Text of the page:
- Stir in sourdough starter, until most of the flour is incorporated. Use your hands to knead the mixture a few times in the bowl until it comes together.
- Turn out dough onto a clean, lightly floured work surface. Roll dough out until it is about 3/4 of an inch thick. Cut biscuits into 2 ½ to 3-inch rounds.
- Reroll any scraps and cut out the remaining rounds.
- Place on an ungreased baking sheet spaced about 1 inch apart.
- Bake for 12-15 minutes, until edges are lightly browned.
- Cool on the pan for about 10 minutes before serving warm. Allow leftovers to cool completely on a wire rack and store in an airtight container.
- Prep Time: 10 minutes
- Cook Time: 15 minutes
- Category: Biscuit
- Method: Baking
- Cuisine: Baked Goods
Keywords: biscuit, sourdough, starter, chive, butter, cheddar, cheese
Cooking By the Numbers…
Step 1 – Chop Chives, Cube Butter, and Measure Remaining Ingredients
Chop enough chives until you have two teaspoons total.
Cube six tablespoons of salted butter. Place in a bowl in the refrigerator until you’re ready to use, to keep the butter cold.
Preheat your oven to 425˚F.
Step 2 – Make Dough
Add the butter to the mixture, cutting it in with a pastry cutter or your fingers. The mixture should resemble coarse crumbs, and any remaining butter lumps should be the size of peas.
Stir in the sourdough starter until most of the flour is incorporated. Use your hands to bring the mixture together completely, kneading it a few times in the bowl.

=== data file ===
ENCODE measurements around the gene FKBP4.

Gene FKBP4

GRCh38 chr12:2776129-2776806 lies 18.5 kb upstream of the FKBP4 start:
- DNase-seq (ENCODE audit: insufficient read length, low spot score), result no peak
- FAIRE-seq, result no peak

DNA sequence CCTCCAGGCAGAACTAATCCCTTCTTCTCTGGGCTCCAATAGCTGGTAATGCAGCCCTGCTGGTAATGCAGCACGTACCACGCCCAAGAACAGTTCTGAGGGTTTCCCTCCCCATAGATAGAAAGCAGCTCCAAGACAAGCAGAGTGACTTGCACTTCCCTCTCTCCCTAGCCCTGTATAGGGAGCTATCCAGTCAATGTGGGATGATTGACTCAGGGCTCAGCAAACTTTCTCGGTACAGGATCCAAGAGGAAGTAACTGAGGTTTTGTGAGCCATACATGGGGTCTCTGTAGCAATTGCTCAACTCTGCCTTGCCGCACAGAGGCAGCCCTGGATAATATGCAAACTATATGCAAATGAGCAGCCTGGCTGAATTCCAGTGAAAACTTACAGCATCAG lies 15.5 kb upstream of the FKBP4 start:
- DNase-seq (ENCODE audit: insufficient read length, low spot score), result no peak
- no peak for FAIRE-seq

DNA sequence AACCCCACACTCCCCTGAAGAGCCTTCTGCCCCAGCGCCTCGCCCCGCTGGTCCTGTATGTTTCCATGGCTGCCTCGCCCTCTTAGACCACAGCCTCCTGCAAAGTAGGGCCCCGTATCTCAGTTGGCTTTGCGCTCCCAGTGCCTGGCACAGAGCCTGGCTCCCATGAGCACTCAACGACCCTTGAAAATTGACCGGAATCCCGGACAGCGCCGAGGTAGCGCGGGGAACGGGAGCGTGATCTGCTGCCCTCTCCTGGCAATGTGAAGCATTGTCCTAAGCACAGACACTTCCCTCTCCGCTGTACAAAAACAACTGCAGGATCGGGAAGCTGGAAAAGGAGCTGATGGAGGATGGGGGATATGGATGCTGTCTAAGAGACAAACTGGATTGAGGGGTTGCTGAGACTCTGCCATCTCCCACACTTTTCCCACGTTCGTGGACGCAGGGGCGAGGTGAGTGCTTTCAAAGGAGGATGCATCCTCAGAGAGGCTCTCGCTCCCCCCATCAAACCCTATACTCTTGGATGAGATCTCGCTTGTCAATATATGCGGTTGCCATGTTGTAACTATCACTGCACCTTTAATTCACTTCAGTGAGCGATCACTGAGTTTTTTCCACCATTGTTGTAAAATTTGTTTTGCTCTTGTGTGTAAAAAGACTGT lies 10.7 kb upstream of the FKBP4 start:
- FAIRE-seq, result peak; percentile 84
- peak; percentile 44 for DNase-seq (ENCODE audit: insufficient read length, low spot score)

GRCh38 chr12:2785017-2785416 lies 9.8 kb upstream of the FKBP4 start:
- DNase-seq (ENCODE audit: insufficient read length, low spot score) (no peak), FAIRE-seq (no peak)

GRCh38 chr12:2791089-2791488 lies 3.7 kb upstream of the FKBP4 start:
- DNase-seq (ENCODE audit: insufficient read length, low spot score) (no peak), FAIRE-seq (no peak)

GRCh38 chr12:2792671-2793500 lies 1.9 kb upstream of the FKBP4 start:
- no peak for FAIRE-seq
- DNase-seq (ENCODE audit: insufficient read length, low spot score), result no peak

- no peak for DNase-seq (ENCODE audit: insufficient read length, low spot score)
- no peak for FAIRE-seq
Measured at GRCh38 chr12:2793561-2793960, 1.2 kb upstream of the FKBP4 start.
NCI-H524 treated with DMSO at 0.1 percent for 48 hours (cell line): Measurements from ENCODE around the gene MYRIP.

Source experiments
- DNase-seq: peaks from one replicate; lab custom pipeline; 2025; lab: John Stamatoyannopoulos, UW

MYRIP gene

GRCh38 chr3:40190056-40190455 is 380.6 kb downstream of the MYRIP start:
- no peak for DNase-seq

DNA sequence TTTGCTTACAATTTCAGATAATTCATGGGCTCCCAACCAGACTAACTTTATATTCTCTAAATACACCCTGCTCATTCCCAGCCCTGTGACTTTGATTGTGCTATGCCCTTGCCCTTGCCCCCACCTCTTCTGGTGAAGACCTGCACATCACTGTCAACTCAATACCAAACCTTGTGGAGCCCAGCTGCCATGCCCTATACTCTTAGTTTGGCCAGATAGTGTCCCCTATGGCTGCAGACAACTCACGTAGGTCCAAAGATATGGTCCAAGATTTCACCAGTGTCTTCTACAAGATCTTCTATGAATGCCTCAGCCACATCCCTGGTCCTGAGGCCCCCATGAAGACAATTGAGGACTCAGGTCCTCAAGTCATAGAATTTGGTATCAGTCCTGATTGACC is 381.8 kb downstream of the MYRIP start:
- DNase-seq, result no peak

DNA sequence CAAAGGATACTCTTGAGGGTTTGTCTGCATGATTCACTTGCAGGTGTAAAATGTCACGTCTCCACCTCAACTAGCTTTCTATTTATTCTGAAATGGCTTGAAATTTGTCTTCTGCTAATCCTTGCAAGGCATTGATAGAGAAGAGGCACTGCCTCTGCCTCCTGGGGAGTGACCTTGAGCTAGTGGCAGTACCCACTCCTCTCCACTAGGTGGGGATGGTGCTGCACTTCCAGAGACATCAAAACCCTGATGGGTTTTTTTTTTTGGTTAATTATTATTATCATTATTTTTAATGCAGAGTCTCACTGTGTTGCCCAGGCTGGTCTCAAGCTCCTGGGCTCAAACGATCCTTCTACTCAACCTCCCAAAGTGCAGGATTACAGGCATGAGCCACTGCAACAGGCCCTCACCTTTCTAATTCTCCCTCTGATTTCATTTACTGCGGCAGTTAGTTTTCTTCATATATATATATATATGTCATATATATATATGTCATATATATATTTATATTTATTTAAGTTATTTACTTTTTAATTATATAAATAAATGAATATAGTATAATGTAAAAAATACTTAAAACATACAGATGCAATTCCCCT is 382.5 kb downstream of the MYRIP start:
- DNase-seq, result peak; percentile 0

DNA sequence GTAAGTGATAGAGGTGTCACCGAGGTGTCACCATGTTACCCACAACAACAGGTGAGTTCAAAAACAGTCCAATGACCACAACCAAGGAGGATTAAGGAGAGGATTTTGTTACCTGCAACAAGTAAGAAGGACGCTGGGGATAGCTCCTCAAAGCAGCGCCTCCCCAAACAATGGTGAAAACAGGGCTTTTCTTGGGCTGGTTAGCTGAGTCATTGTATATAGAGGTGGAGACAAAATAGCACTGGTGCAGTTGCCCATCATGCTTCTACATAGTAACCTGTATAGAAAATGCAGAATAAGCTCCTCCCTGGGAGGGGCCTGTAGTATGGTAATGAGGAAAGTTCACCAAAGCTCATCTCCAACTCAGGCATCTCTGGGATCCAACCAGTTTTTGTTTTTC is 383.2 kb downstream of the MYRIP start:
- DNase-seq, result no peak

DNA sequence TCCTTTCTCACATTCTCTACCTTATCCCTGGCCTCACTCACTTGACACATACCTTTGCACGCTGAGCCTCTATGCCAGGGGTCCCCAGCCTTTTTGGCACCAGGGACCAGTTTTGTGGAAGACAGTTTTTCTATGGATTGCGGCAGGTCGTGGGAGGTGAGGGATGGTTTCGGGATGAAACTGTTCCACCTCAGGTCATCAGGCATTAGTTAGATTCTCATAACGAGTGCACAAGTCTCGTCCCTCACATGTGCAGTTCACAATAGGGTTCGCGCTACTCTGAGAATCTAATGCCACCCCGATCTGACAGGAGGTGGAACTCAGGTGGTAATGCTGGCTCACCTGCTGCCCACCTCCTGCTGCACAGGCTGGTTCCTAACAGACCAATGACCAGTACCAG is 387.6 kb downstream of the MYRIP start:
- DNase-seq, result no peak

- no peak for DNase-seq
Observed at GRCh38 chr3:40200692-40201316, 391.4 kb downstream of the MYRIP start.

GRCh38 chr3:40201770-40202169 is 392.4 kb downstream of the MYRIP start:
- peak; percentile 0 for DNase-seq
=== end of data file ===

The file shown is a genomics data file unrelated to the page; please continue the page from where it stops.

Step 3 – Cut Dough
Turn the dough out onto a flat, lightly floured surface. Roll it out to be about 3/4 of an inch thick.
Cut out 2 1/2 to 3-inch rounds with a biscuit cutter.
Re-roll any leftover scraps and cut out the remaining rounds. Be sure to only re-roll the scraps once, since overworking the dough will result in baked goods with a tough texture.
Step 4 – Bake
Place the rounds on an ungreased baking sheet. They have plenty of butter in them to prevent sticking. Be sure to space them 1 inch apart.
Bake for 12 to 15 minutes. The edges should be browned. Allow them to cool on the pan for 10 minutes before serving warm.
Cool any leftovers to room temperature before storing in an airtight container.
Don’t Overwork the Dough
The key to making sure these stay light and fluffy is not overworking the dough when you roll it out.
The dough rolls out easily, and it might be hard to stop fiddling with it, but you’ll just need to restrain yourself. Work through it quickly while you cut them out.
When you re-roll the scraps to make more rounds, be sure that you only do this once. If you keep working with the dough or manipulating and rolling it too much, that batch made with the excess will become tough.
And nobody likes a tough biscuit!
Got the baking bug? Here are some more biscuit recipes from Foodal to try out next:
How will you enjoy these, and what will you serve them with? Tell us in the comments below, and be sure to come back to rate the recipe after you’ve tried it!
Photos by Meghan Yager, © Ask the Experts, LLC. ALL RIGHTS RESERVED. See our TOS for more details.
Nutritional information derived from a database of known generic and branded foods and ingredients and was not compiled by a registered dietitian or submitted for lab testing. It should be viewed as an approximation.
About Meghan Yager
Meghan Yager is a food addict turned food and travel writer with a love for creating uncomplicated, gourmet recipes and devouring anything the world serves up. As the author of the food and travel blog Cake 'n Knife, Meghan focuses on unique foodie experiences from around the world to right at home in your own kitchen.